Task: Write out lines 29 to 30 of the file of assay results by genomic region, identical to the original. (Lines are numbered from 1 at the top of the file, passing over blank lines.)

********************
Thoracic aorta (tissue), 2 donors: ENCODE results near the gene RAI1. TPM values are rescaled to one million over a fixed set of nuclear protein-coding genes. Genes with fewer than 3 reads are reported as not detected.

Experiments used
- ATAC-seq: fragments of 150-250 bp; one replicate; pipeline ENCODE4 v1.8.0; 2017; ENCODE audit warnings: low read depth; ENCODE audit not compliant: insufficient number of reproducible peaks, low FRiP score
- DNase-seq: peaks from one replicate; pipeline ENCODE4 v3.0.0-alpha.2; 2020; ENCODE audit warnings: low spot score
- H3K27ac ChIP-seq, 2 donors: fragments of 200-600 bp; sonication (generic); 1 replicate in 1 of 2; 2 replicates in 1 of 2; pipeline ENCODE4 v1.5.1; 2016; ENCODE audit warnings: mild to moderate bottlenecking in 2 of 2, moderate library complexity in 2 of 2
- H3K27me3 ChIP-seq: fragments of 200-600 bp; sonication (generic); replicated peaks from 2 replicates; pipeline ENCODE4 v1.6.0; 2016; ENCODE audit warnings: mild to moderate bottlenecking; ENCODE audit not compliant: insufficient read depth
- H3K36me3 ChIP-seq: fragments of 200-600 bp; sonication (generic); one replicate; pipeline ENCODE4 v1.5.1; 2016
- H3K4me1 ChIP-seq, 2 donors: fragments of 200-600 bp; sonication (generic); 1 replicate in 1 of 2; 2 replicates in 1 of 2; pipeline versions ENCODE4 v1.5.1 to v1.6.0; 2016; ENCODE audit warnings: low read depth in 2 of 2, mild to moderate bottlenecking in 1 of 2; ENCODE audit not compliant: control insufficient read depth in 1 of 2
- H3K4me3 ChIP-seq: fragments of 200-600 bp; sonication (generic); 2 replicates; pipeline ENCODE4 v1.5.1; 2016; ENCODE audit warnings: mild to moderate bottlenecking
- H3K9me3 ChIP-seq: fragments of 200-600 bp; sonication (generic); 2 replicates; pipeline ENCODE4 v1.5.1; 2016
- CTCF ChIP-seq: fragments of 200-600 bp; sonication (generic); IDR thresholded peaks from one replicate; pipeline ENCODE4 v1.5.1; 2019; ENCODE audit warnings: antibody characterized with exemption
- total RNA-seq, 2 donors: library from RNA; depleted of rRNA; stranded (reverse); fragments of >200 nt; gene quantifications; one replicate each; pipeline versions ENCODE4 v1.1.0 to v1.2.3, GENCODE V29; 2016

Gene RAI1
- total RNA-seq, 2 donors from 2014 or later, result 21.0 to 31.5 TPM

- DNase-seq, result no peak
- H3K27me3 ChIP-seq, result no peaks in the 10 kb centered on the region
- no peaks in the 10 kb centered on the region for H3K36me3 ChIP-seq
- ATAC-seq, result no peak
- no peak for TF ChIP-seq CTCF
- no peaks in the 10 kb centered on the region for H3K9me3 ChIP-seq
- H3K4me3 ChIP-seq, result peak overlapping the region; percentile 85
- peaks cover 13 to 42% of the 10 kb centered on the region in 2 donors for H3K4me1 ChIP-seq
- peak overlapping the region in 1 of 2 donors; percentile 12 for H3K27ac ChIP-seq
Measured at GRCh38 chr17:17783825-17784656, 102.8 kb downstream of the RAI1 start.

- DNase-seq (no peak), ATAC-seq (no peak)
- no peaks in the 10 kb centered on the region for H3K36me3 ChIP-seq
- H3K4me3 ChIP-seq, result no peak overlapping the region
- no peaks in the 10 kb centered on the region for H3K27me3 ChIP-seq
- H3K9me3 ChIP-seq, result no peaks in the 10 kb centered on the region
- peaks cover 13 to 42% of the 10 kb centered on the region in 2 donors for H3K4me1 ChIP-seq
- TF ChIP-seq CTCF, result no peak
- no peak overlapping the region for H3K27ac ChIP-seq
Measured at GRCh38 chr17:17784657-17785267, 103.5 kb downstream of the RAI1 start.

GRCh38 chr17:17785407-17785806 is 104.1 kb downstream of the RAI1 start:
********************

- H3K9me3 ChIP-seq, result no peaks in the 10 kb centered on the region
- peaks cover 13 to 42% of the 10 kb centered on the region in 2 donors for H3K4me1 ChIP-seq